- Training in South Africa
- Connecting with cataract patients in Ghana
- Sub-specialty training in Indonesia and Myanmar
- Living in the Shadows - Tigray Region, Ethiopia
- Kumasi, Ghana
- Thimpu, Bhutan
- Jimma and Arba Minch, Ethiopia
Himalayan Cataract Project International Fellow, Dr. Allison Jarstad spent two weeks in Ghana this month conducting a cornea subspecialty training workshop with Cornea Specialist, Dr. Gladys Fordjour from Korle Bu Teaching Hospital in Accra, with tissue donated by HCP Partner, SightLife. HCP's approach to eliminating needless blindness has always focused on building capacity at the local level. Sub-specialty, hands-on skills transfer experiences such as this are highly valuable.
Postmark: January 28, 2019
The most exciting part of the week (other than helping so many patients regain sight) was to work with Dr. Gladys, who is a phenomenal and talented surgeon. Because tissue donation has not yet been improved in the country, there are no eye banks in Ghana. Because of this, Gladys must wait until surgeons from other countries visit and bring donated [cornea] tissue with them in order to do transplants.
Despite not being able to perform cornea transplant surgery on a regular basis, Gladys has excellent surgical technique and am happy to report that all surgeries were a success! She started learning Descemet Stripping Automated Endothelial Keratoplasty (DSAEK) surgery just one year ago and her DSAEK case went perfectly.
I truly love teaching. It gives me so much excitement to watch someone else master a skill that I personally enjoy doing. What a rewarding experience that has been for both Dr. Gladys, her patients, and myself!
Here are some of those patient’s stories:
Korle Bu Patient Stories: January 14 - 28, 2019
Meet Leticia Darkuah, a 17 year old female high school student living in Koforidua, which is located in the eastern region of Ghana, about a four hour drive from Accra. She is the 3rd of seven children in her family and was brought to the hospital by her mother. She had developed cataracts for unknown reasons (no report of trauma and did not seem to be congenital), and she had cataract surgery at a different hospital about five years ago. She had a complicated surgery in the right eye and an Anterior Chamber Intraocular Lens (ACIOL) was placed. Additionally, Leticia’s vision had never improved after her first cataract surgery so she developed pseudophakic bullous keratopathy. So we did an IOL exchange (removing the culprit lens and placing an iris-fixated lens) and a penetrating keratoplasty in the right eye. She said it has been difficult to do well in school because of her decreased vision. Leticia is very excited for her vision to improve after her cornea transplant and wants to continue to got to school and study to become a nurse.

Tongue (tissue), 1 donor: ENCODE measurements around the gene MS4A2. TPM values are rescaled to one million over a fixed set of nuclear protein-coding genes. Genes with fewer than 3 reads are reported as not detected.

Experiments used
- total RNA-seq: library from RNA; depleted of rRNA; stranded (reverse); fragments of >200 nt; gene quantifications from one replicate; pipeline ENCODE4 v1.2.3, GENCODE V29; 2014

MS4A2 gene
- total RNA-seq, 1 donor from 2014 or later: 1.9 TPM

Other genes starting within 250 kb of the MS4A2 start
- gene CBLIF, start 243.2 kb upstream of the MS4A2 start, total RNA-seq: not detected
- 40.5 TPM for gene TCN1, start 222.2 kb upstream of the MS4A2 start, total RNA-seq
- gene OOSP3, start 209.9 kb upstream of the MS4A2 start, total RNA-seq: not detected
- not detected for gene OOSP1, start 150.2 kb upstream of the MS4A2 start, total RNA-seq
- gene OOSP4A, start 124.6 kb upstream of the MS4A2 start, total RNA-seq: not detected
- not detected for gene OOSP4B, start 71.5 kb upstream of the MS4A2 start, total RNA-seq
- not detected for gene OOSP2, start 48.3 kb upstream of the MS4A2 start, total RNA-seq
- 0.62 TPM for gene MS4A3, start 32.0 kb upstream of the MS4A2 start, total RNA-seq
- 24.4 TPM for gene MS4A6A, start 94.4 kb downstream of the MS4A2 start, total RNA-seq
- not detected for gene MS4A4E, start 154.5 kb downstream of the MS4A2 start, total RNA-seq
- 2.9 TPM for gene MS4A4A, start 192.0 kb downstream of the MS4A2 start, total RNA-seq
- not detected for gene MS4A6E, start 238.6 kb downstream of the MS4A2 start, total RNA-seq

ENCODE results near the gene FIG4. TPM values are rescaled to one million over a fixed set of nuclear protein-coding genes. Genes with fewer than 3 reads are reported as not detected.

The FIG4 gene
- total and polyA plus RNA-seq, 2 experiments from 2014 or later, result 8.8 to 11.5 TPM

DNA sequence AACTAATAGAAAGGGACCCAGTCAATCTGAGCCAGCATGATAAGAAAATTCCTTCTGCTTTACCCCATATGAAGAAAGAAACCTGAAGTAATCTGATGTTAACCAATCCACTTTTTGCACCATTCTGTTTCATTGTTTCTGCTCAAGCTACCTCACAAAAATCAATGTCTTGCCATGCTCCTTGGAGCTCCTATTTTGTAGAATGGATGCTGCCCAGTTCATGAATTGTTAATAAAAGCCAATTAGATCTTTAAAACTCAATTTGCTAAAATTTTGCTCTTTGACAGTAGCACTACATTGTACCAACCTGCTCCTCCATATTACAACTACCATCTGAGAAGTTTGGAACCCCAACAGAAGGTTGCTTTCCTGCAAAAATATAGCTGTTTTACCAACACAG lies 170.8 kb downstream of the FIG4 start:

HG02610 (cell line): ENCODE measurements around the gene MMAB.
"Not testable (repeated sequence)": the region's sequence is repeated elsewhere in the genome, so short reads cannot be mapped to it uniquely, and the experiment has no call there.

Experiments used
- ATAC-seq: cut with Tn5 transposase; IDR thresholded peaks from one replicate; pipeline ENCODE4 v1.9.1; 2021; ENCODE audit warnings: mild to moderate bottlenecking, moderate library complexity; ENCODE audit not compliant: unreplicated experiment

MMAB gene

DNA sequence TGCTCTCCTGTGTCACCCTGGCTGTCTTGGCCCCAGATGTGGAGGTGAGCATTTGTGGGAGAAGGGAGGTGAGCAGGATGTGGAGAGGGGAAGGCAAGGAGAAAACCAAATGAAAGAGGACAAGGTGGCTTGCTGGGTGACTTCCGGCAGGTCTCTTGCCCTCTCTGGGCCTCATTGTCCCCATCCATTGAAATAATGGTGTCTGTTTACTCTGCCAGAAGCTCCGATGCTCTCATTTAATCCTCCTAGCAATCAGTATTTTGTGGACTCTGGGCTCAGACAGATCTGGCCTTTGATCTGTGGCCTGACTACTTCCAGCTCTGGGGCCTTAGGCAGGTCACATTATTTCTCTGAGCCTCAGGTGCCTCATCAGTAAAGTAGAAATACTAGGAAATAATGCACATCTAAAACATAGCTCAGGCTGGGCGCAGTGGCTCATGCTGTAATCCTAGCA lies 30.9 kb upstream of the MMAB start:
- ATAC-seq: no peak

Meet Princess, a 25 year old nursery school teacher from Accra. She came in with a penetrating keratoplasty done about five years ago in India. This cornea failed and her vision began to become cloudy and blurry about two years ago, making it difficult for her to function at home and at work. She underwent a repeat cornea transplant and is doing very well. She is less than 1-week post-op and she can already see some of the small letters on the eye chart. She is so grateful for her new cornea and has a beaming smile. She is excited to go back to work.
Meet Samuel, a 19 year old man who was born with a progressive disease of the cornea called, granular dystrophy. In this disease small opacities develop within the cornea and over time, the opacities become very dense and affects the vision in both eyes. Samuel was blind in both eyes, he could see a hand waving in front of his face in one eye and could count fingers in front of his face in the other eye, but could not see anything on the eye chart. It was impossible for him to work. We did a cornea transplant where we removed the central part of his cornea (to remove the visually disabling opacities) and replaced it with a donor cornea. He is so happy and can see much better even just 1 week after surgery. We expect his vision to continue to improve as he heals from surgery.
Meet Francis Davi, a 36 year old man from Jirapa, a small town in the far northwest of Ghana. He was referred here for inability to see with both eyes and pain. He was found to have bilateral cataracts and corneal opacities. He travelled for 12 hours to come to Korle Bu Teaching Hospital. Francis is a tutor to medical nursing students, and is excited to go back to work to help his students. He says God bless us and thank you so much for giving me my new eyes and asked immediately when the second eye could be done. When he was a university student he was interested in nursing and enjoyed reading and knowing more about disease conditions. Then he became interested in teaching others about it.
- Dr. Allison Jarstad